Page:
Your plan must be approved by your battle-resistant generals, who will oversee the progress of the campaign. The plan will be yours. They will sign the treaty with the funder and ensure that it adheres to it or that the consequences will be serious.

The stronger your generals and allies are, the more campaigns your captains will have fought successfully, the more chances you will have of sending yourself successfully. Make sure your chain of command has clear communication channels.

Draw up a detailed project plan with a timeline. Align it with resources and budget. Make sure you have the right skills and commitment on your project team and partners. Make sure your governance is clearly articulated and understood by all stakeholders, including the funder, and that there is a clear communication strategy: top-down and bottom-up.

5. Whoever wants to fight has to count the cost

No campaign is free. Time, money, risk. A wise player counted the cost before making the decision to enter the battle. Do you have people and time to prepare your battle plan proposal before the deadline? Will the funder pay the full reward or will they have to commit some of their own resources or those of others to balance the account?

Accessing someone else’s campaign requires risk. The last thing you want is for your computer to be missing or caught taking a nap. A good commander plans all contingencies before going into battle. A bad commander, at best, spends more resources than he can save because he did not plan for things to go wrong, and in the worst case, he will fail, suffer losses for his reputation, and will never be allowed to enter the field in the future.

Make sure you can balance your budget. If the costs are high and the funder is unlikely to cover these costs, look for other contributions or use your own resources to cover the deficit. Do not rush the application or leave it until the last minute. Put some of your own resources into creating the best app you can. If you do not anticipate risks, you may have a much larger financial contribution to avoid failures, loss of reputation, and successful future applications.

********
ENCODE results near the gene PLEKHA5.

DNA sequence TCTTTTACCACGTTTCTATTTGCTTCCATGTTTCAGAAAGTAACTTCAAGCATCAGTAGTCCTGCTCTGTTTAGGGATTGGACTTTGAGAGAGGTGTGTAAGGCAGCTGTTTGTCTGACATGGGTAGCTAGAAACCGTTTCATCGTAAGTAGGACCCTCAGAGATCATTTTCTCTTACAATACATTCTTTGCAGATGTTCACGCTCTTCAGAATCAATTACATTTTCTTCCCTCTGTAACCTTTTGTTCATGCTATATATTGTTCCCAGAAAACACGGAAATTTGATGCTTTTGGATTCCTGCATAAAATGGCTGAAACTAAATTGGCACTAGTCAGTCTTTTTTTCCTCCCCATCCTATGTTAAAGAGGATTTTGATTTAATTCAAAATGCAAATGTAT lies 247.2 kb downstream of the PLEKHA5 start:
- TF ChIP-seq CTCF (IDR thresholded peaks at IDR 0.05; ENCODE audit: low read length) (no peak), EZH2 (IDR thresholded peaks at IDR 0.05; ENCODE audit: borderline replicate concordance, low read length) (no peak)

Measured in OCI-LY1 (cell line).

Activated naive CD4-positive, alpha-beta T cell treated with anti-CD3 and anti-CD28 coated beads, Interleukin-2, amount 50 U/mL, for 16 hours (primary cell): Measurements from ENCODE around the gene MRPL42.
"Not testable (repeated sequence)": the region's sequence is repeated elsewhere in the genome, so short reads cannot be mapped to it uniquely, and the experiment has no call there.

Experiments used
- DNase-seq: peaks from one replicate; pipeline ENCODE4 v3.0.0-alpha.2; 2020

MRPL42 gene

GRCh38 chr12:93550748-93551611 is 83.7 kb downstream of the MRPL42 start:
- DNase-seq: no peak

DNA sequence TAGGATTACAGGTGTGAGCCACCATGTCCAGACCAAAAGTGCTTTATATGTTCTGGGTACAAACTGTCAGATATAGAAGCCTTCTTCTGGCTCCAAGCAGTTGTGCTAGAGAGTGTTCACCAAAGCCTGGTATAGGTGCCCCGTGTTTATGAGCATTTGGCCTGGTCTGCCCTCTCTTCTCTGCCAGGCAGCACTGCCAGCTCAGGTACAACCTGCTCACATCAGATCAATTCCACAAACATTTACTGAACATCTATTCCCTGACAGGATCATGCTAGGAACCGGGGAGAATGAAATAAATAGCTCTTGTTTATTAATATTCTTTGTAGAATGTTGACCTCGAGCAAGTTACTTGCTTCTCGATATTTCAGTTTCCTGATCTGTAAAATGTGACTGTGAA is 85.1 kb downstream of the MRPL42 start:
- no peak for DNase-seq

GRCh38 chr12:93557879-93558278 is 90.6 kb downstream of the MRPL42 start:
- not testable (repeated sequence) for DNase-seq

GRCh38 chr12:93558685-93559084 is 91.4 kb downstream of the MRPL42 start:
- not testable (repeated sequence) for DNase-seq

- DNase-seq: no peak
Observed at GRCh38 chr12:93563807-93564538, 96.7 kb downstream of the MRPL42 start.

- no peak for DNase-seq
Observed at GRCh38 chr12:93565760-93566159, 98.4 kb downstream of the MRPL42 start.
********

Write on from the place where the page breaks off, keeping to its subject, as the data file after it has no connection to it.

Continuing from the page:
6. Take the devil out of the detail

Don’t let language be a barrier. Putting your plan on paper in the language of the financier does not mean that you have to work hard to use technical and sophisticated language. They look for the best strategies to help them achieve their goals. Give it to them directly and in the simplest way possible so that there is no confusion. Minimize the opportunity to ask questions about the risks you pose to them. Don’t leave them in any doubt, keeping your explanation as simple as possible, which means it’s business. Don’t leave anything to chance.

Always answer the questions as they are asked. Even if it means repeating what you said elsewhere. Keep your language simple. Review the funder’s goals and results again. Give them all the documentation they ask for. Make sure you have letters of support and commitment, budgets requested, and relevant permissions. Make it so easy for someone reviewing your application to have everything you need to make the right decision.

7. He wins first and then enters the battle

A good commander has control at all times. Don’t go ahead with any app unless you’re sure you get the chance. Pre-plan. Become a great strategist with plans and contingencies prepared for the right opportunity. Learn from all your campaigns and use them wisely.

Save time and effort. Follow strategies 1 through 5 and then throw away the glove. Keep your intelligence open looking for the right opportunities. Prepare what you can do in advance by considering: who, what, where, when, why, and how. Evaluate all the projects so you can bolster your funding and make things better next time.